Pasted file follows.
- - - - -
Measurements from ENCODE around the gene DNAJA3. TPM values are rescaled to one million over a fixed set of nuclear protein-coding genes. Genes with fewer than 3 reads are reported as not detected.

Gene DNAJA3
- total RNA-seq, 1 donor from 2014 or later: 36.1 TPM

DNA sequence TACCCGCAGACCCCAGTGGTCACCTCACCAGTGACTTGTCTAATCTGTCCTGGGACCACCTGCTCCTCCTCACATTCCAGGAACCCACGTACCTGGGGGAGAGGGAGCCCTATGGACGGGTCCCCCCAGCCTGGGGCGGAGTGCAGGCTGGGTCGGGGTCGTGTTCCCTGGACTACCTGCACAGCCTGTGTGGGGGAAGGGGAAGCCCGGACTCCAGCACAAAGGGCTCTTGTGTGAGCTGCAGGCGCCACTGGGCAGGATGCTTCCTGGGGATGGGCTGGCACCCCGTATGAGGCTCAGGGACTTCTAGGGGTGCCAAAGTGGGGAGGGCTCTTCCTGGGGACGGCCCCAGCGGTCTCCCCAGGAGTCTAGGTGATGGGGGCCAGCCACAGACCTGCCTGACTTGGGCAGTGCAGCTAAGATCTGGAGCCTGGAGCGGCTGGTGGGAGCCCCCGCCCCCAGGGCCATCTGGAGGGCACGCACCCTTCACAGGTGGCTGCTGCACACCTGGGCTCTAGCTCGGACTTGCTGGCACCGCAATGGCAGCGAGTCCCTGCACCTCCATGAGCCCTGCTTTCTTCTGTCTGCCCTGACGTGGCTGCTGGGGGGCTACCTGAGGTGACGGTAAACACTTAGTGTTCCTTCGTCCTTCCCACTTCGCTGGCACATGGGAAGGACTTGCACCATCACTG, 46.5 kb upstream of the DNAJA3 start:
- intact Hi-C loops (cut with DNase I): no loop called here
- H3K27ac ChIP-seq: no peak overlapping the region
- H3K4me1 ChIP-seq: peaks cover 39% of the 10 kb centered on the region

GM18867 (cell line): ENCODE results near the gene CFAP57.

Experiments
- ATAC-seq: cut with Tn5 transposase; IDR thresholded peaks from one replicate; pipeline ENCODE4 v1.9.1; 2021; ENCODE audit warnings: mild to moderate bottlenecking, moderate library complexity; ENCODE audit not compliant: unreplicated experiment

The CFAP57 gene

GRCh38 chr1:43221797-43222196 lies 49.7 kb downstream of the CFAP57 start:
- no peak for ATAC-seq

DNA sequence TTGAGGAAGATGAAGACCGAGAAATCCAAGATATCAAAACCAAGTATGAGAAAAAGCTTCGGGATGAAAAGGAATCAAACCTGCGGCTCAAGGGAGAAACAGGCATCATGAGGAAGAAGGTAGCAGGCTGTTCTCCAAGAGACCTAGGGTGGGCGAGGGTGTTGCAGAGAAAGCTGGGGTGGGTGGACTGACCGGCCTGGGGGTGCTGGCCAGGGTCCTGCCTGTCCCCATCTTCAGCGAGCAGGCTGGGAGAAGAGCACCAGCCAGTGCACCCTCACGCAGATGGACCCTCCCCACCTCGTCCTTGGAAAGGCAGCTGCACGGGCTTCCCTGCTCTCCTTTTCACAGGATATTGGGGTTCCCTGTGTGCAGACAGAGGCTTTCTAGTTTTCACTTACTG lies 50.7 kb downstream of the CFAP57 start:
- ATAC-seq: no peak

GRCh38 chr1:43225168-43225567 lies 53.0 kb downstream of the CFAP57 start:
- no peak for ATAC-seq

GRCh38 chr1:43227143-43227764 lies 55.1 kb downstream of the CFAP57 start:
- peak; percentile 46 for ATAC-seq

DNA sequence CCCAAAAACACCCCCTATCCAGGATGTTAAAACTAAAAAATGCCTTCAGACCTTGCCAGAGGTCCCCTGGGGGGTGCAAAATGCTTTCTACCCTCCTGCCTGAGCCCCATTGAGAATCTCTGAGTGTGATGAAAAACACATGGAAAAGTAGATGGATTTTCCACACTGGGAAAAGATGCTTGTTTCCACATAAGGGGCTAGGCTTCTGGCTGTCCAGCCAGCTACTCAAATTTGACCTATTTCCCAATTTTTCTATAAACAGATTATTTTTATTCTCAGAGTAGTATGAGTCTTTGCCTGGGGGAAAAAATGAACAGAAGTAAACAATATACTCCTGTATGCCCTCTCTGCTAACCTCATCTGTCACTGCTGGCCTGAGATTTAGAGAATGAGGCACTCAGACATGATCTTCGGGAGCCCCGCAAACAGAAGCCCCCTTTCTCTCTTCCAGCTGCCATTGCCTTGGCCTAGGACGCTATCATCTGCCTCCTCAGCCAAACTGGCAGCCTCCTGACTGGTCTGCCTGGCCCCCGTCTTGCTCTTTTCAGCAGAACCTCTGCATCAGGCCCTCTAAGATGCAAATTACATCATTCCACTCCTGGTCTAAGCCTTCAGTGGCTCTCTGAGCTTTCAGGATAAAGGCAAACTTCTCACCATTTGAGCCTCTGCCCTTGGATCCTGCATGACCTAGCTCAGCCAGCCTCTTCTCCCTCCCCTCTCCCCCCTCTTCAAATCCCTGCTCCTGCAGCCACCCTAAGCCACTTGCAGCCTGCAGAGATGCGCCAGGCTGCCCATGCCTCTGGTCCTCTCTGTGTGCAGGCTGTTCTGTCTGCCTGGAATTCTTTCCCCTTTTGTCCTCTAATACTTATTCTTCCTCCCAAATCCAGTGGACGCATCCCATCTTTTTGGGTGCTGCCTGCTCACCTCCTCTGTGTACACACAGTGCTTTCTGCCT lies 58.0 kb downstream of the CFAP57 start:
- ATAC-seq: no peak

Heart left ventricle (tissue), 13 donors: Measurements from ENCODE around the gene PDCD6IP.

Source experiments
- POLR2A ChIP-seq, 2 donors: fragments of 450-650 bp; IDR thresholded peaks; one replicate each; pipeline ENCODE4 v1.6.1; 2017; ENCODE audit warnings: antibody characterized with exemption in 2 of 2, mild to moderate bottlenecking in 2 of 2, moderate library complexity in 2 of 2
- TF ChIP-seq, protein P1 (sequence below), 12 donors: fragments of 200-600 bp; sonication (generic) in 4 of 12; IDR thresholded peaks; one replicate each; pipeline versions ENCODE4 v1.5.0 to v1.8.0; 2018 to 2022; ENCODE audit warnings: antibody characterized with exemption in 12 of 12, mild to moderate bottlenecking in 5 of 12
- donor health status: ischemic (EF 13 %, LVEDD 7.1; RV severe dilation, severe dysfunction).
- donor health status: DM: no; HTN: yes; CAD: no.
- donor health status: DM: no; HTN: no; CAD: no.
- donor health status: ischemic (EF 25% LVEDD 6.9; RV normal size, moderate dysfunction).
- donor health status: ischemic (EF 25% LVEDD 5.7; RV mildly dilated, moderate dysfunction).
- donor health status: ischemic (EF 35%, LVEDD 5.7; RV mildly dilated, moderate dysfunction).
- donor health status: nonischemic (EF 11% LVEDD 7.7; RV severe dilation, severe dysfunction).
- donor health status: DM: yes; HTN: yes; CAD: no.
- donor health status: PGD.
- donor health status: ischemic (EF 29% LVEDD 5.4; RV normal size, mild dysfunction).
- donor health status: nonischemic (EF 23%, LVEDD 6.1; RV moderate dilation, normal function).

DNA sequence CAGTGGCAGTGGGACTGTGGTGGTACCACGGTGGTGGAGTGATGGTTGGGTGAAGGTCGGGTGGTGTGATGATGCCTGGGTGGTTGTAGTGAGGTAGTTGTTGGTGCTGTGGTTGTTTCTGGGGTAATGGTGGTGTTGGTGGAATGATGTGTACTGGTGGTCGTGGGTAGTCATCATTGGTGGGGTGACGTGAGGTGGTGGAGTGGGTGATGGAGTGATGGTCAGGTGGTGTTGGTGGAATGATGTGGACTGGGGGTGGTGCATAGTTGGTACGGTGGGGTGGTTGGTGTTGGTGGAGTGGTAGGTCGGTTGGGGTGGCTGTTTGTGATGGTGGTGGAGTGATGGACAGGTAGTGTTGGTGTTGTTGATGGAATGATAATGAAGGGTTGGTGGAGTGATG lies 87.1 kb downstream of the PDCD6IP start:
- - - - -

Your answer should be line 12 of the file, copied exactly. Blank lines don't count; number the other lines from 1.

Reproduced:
GRCh38 chr1:43221797-43222196 lies 49.7 kb downstream of the CFAP57 start: